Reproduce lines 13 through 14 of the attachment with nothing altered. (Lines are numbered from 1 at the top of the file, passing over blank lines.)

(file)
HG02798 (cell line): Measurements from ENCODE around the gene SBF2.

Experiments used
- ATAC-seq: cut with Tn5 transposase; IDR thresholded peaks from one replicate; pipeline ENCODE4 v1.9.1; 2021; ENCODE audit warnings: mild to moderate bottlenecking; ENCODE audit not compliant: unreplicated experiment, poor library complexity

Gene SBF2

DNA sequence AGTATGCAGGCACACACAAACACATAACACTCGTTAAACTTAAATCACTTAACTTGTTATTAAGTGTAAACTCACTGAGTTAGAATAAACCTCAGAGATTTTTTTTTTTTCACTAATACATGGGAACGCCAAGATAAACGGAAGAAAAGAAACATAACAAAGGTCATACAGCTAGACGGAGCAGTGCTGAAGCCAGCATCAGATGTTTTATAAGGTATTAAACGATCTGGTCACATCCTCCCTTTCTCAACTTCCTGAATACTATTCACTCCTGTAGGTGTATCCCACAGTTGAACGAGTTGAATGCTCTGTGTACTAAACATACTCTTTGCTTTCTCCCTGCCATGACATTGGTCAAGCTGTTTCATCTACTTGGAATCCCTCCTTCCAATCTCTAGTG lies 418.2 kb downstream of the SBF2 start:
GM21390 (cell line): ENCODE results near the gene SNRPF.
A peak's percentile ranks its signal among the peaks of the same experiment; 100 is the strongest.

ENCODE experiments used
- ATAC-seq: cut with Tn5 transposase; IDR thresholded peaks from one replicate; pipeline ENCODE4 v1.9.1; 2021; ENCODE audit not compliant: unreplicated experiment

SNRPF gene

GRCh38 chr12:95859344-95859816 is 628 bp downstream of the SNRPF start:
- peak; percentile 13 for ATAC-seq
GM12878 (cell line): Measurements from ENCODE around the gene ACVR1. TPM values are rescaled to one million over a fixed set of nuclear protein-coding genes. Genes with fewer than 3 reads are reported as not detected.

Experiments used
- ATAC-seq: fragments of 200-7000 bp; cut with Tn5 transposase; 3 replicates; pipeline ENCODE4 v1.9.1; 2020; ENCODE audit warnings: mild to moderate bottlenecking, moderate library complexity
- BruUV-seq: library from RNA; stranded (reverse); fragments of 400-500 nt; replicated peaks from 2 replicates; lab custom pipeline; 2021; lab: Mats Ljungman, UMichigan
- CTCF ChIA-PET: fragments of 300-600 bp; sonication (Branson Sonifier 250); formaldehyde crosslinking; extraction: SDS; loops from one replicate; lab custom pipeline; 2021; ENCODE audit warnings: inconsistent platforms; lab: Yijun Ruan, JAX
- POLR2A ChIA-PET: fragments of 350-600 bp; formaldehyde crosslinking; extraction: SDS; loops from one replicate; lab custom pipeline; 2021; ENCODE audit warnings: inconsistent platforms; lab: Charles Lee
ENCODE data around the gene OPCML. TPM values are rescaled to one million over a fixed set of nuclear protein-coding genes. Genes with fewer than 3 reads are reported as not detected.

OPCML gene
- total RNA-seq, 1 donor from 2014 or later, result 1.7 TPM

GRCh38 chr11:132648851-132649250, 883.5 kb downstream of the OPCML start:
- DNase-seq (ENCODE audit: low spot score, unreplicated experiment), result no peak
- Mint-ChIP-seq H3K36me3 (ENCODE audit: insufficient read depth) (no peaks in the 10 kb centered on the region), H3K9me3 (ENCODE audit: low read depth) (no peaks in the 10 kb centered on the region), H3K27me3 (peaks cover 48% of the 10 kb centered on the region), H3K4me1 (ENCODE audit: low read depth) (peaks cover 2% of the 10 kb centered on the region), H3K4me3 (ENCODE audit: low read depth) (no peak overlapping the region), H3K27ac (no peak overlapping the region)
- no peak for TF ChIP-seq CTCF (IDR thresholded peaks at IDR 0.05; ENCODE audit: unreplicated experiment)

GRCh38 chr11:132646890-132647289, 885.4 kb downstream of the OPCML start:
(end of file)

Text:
GM12878 (cell line): Measurements from ENCODE around the gene ACVR1. TPM values are rescaled to one million over a fixed set of nuclear protein-coding genes. Genes with fewer than 3 reads are reported as not detected.

Experiments used